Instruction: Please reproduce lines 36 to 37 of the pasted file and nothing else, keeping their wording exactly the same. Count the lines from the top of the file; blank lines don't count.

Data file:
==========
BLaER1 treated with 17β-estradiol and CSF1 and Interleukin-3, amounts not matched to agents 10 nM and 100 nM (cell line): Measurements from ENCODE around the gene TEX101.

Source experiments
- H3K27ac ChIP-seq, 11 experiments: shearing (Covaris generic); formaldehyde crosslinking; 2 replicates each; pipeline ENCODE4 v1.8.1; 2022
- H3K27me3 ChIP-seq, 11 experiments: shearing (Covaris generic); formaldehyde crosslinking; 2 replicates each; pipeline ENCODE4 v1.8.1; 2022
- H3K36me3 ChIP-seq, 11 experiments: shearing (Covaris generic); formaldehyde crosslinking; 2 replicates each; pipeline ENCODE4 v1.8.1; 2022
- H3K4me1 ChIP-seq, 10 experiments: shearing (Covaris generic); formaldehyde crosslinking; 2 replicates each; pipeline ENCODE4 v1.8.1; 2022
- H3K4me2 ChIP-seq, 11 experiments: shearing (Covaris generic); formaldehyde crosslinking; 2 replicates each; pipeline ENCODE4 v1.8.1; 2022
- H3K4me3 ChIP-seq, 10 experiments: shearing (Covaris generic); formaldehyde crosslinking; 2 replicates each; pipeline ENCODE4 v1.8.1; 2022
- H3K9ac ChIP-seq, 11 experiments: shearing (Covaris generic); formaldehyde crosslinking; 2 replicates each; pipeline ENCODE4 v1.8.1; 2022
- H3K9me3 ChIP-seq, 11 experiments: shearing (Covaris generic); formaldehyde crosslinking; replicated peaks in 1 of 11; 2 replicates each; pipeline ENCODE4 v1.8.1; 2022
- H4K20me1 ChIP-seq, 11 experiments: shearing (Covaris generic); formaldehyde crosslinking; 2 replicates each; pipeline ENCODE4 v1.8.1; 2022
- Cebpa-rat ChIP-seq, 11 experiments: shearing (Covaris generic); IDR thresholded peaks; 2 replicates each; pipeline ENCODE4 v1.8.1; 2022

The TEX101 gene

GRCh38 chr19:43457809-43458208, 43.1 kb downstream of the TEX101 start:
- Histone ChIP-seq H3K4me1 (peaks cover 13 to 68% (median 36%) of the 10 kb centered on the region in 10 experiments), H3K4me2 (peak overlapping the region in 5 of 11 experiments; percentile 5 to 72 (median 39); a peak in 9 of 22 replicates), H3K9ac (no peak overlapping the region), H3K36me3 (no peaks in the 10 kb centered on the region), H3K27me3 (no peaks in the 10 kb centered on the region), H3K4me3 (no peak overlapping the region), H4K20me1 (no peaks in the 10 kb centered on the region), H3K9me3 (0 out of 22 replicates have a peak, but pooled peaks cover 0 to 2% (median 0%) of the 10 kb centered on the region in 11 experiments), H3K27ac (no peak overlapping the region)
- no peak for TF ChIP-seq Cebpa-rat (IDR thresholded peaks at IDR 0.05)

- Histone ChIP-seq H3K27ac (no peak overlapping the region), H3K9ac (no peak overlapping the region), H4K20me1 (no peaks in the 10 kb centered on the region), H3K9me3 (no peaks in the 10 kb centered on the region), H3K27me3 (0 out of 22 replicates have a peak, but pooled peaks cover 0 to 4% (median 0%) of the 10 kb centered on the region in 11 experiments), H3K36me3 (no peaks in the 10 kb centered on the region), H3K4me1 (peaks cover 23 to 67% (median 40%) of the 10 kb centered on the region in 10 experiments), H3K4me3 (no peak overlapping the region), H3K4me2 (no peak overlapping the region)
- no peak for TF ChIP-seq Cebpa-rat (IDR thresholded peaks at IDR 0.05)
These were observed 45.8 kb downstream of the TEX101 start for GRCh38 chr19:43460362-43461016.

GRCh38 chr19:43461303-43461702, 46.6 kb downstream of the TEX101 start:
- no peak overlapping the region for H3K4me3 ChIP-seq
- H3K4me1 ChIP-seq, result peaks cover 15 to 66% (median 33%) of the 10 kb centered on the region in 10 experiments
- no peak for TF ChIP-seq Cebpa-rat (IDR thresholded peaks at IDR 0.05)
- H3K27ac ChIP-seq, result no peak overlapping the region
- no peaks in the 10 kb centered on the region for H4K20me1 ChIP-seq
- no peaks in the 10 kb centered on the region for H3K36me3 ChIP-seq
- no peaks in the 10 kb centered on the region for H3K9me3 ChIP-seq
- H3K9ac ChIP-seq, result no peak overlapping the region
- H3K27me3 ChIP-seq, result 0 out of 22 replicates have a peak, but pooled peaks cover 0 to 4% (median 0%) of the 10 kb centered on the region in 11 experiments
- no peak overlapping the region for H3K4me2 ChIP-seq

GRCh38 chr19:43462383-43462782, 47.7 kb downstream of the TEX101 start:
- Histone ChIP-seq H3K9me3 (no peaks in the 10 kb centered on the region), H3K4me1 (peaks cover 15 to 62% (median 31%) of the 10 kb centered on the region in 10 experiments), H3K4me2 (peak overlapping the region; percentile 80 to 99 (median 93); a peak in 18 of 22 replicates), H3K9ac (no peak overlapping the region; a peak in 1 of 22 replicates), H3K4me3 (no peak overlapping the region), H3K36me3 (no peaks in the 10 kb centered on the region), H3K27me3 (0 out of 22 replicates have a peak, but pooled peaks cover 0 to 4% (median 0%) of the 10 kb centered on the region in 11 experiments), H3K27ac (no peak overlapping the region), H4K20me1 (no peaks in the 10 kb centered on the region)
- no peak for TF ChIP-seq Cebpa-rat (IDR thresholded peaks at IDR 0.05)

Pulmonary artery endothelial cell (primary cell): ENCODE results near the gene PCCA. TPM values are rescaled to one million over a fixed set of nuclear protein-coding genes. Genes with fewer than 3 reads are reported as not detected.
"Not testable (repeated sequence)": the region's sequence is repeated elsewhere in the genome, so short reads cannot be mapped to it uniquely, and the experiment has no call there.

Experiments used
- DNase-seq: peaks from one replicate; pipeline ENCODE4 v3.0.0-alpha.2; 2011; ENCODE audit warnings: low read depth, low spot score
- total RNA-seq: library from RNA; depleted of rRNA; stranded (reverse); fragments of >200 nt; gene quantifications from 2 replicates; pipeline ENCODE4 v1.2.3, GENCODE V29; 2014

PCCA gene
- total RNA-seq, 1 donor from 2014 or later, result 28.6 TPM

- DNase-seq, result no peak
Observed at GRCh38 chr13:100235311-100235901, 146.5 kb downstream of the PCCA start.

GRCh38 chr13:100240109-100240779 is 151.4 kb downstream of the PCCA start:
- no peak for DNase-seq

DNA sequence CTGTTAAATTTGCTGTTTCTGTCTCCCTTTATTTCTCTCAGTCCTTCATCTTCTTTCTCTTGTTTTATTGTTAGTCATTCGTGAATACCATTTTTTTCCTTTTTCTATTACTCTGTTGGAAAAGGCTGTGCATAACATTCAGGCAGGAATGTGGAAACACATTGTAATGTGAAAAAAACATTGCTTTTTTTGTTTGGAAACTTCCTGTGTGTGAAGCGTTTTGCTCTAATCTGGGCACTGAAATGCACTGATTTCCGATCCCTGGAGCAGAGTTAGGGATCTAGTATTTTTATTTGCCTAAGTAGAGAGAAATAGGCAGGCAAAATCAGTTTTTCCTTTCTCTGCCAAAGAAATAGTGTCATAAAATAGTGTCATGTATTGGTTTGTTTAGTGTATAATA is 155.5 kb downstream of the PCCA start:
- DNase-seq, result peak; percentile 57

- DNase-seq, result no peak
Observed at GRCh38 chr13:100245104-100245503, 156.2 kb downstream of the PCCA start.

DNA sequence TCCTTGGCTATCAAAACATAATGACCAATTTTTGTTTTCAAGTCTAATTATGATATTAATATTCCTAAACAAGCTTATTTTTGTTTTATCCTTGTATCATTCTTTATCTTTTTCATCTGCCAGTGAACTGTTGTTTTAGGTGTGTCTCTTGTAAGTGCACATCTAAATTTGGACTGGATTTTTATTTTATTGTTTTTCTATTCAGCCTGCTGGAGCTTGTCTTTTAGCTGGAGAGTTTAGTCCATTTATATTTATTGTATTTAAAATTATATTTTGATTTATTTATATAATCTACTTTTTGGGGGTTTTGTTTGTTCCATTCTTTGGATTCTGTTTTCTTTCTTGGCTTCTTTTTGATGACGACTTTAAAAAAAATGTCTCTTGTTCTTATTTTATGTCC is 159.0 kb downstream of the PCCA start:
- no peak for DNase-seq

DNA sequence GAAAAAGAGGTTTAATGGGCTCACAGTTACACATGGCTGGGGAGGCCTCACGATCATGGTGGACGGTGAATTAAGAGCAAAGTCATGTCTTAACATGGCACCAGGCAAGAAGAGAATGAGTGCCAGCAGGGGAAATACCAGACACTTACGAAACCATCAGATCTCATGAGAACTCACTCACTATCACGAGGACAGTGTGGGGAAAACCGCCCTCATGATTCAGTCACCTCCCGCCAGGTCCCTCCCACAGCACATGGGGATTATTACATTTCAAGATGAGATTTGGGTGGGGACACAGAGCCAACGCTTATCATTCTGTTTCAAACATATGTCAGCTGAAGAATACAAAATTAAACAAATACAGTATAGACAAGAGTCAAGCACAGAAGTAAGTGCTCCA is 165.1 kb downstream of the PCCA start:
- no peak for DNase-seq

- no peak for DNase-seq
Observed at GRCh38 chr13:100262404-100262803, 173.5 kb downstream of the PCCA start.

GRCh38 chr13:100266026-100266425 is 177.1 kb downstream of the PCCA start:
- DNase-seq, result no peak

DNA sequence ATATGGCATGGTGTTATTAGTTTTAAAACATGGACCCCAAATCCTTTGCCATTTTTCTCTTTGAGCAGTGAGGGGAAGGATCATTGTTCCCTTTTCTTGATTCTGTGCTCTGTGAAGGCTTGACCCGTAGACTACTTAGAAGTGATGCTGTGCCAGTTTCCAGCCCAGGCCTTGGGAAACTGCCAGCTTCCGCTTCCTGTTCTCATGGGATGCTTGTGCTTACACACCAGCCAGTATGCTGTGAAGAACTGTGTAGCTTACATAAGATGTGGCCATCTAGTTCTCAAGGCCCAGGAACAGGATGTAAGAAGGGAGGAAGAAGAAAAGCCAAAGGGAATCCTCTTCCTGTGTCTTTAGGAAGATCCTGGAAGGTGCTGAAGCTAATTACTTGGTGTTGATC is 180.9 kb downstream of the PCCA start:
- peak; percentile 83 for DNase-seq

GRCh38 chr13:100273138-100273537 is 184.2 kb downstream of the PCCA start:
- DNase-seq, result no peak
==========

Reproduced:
Experiments used
- DNase-seq: peaks from one replicate; pipeline ENCODE4 v3.0.0-alpha.2; 2011; ENCODE audit warnings: low read depth, low spot score